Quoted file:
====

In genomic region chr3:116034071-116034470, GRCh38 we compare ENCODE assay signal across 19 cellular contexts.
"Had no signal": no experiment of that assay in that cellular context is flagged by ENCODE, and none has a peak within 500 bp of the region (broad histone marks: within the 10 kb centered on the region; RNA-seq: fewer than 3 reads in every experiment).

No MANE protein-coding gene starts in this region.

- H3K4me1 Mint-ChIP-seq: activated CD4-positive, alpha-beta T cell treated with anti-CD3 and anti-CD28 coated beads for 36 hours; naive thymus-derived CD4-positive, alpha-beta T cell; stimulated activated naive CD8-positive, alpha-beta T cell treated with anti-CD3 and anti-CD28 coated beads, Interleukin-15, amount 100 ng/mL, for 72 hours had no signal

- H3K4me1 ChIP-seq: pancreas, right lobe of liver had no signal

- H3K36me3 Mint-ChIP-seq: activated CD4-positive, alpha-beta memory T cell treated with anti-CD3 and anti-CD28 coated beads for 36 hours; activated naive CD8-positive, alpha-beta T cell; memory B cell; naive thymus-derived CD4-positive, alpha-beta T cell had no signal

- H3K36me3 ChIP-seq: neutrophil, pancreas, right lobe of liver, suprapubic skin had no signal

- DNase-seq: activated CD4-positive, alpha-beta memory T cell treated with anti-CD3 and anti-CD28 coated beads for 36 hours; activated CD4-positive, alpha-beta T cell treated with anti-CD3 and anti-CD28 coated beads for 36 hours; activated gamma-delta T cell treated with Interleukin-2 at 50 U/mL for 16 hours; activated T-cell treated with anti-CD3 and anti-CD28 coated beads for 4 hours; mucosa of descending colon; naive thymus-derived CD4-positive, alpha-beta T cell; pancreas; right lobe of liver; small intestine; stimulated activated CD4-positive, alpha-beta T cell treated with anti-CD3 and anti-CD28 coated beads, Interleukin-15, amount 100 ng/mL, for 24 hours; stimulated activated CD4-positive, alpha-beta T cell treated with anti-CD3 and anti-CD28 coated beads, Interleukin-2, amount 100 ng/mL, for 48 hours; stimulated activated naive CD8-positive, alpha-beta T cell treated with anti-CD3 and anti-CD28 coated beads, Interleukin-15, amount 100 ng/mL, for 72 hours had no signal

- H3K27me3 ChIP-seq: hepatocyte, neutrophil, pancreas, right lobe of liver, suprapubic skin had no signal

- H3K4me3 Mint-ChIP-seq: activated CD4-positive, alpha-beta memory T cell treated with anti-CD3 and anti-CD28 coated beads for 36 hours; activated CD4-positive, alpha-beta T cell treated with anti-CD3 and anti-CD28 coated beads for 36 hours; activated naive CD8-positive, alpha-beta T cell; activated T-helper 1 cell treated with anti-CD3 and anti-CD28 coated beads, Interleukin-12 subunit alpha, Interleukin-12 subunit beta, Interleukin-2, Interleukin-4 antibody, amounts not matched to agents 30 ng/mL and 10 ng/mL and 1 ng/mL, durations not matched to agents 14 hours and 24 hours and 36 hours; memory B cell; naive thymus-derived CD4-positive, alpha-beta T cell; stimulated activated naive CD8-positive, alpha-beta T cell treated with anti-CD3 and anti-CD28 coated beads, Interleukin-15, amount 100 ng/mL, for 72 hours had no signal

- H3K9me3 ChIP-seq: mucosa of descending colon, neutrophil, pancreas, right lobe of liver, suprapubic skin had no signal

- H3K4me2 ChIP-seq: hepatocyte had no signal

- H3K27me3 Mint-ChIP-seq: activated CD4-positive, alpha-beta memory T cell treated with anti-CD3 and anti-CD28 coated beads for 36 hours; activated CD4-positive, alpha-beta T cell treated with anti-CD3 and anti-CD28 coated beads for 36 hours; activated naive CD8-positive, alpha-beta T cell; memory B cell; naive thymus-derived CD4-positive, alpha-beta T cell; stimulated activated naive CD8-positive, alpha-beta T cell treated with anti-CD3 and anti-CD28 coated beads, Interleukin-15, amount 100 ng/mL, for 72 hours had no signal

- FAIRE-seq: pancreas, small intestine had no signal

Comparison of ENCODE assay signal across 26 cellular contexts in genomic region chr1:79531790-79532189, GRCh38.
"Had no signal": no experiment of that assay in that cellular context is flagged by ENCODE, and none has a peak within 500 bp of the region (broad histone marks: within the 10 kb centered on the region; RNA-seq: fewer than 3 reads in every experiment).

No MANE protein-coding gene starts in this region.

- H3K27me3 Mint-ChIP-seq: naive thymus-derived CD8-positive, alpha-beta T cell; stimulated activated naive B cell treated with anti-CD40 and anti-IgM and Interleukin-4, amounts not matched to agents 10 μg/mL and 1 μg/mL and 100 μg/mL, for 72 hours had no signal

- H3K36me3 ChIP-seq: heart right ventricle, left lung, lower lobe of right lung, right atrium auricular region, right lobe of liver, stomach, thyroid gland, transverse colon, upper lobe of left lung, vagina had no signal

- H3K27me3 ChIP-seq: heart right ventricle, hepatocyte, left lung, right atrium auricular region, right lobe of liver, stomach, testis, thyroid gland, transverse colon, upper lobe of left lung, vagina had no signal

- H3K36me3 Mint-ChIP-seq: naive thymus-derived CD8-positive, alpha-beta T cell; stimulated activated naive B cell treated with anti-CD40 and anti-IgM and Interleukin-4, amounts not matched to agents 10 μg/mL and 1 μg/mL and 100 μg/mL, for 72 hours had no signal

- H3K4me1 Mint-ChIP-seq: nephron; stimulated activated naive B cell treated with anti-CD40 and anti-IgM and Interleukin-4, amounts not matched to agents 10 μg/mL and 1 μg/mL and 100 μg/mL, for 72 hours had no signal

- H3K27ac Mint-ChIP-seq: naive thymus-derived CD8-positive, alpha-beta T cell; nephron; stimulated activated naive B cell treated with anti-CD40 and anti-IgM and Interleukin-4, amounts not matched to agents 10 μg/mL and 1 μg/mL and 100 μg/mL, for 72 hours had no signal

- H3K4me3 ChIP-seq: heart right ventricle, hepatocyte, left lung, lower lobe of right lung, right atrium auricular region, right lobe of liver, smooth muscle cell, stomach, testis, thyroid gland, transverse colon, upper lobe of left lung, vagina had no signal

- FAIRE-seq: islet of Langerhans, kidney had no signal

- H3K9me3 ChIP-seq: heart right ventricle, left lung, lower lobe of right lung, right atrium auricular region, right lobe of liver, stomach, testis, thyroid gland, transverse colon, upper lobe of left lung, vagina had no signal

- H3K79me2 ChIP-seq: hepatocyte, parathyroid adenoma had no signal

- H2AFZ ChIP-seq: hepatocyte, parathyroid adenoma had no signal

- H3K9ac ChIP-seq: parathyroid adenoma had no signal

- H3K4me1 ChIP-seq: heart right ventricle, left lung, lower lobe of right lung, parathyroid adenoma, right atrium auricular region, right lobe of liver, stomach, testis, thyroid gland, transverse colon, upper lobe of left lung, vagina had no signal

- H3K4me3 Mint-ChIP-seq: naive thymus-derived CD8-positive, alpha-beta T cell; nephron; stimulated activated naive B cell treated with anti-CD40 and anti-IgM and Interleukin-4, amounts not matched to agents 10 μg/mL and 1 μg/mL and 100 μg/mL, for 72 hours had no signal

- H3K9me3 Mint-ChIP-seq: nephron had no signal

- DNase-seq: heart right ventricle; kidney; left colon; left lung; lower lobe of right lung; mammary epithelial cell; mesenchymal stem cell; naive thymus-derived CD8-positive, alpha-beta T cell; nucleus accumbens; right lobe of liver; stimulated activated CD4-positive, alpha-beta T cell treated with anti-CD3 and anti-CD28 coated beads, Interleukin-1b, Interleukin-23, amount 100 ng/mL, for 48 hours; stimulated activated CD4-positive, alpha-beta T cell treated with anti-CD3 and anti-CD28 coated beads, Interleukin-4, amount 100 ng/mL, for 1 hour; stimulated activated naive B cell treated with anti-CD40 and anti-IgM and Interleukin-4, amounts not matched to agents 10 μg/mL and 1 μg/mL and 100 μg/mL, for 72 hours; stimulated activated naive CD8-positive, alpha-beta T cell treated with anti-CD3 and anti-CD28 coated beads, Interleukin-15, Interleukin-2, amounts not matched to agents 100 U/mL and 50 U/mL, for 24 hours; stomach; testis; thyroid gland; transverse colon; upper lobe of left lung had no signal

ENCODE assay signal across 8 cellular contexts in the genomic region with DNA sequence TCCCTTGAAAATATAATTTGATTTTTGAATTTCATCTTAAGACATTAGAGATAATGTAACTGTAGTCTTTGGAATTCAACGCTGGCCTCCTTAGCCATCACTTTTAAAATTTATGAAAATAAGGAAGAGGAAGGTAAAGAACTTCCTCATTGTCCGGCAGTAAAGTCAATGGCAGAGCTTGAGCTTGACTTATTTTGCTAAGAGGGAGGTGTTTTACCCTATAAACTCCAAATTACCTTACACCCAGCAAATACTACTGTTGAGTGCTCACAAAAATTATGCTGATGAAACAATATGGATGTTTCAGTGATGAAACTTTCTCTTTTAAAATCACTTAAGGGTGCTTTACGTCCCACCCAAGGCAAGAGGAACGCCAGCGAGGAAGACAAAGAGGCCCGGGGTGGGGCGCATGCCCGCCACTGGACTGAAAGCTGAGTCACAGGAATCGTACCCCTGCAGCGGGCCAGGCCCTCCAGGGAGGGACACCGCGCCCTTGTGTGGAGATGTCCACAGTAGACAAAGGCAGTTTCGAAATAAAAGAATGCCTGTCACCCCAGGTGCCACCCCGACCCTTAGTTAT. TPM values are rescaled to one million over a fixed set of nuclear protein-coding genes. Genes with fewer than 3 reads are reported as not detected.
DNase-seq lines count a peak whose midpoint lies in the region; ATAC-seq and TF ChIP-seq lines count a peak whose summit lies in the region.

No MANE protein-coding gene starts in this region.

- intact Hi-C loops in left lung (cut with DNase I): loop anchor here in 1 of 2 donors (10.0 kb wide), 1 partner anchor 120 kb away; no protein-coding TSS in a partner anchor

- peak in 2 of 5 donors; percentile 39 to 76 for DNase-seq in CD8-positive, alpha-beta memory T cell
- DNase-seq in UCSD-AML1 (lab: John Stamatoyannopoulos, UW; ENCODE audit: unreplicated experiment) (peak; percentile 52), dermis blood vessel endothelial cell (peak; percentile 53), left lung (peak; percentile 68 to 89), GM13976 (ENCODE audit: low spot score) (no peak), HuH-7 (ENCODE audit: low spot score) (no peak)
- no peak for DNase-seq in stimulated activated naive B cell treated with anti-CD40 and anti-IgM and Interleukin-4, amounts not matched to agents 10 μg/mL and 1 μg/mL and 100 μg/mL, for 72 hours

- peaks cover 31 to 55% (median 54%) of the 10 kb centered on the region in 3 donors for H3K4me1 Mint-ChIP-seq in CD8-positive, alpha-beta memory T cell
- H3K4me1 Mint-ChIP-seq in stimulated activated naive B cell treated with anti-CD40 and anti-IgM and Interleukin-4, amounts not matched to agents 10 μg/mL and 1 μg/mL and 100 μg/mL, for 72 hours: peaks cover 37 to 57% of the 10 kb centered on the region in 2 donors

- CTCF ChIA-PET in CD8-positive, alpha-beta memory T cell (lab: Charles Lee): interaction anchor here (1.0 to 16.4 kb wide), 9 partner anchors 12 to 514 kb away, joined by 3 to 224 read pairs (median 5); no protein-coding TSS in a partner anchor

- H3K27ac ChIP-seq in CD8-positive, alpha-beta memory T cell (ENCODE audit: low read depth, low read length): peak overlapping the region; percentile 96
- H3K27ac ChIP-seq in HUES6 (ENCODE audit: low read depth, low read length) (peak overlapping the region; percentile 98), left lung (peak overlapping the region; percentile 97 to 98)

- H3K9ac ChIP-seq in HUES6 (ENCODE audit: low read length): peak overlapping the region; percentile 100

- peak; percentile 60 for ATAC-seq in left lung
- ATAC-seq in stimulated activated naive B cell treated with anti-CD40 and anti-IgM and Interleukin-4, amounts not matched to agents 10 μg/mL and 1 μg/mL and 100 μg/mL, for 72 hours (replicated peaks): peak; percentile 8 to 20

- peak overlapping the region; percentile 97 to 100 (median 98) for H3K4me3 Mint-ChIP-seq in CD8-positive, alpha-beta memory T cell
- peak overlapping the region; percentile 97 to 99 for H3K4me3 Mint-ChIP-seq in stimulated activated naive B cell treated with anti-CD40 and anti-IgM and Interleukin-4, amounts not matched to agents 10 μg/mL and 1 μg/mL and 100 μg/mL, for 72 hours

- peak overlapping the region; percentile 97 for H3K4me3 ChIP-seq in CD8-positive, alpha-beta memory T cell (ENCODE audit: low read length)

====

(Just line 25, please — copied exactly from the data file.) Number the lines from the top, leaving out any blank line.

- FAIRE-seq: islet of Langerhans, kidney had no signal